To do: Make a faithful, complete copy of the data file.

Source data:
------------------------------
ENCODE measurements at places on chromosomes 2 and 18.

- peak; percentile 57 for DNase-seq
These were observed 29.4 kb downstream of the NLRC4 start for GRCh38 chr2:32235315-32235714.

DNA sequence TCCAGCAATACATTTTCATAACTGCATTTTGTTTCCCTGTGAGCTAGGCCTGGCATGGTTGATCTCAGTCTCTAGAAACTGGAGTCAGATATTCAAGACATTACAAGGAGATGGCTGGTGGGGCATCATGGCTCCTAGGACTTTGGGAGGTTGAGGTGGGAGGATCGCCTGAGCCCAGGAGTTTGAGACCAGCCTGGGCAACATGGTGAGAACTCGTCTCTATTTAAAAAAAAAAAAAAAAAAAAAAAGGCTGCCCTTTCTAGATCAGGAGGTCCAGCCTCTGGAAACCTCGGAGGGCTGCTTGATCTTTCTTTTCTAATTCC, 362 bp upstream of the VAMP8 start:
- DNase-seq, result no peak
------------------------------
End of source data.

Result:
ENCODE measurements at places on chromosomes 2 and 18.

- peak; percentile 57 for DNase-seq
These were observed 29.4 kb downstream of the NLRC4 start for GRCh38 chr2:32235315-32235714.

DNA sequence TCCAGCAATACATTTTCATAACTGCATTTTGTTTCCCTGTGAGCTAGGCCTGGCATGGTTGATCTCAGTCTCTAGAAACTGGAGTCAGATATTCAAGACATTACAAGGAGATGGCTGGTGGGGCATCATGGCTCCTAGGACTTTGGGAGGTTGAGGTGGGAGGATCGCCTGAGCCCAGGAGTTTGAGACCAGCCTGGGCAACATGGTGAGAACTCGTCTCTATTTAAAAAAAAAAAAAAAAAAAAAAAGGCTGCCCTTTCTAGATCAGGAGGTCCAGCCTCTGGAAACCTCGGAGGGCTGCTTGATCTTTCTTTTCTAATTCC, 362 bp upstream of the VAMP8 start:
- DNase-seq, result no peak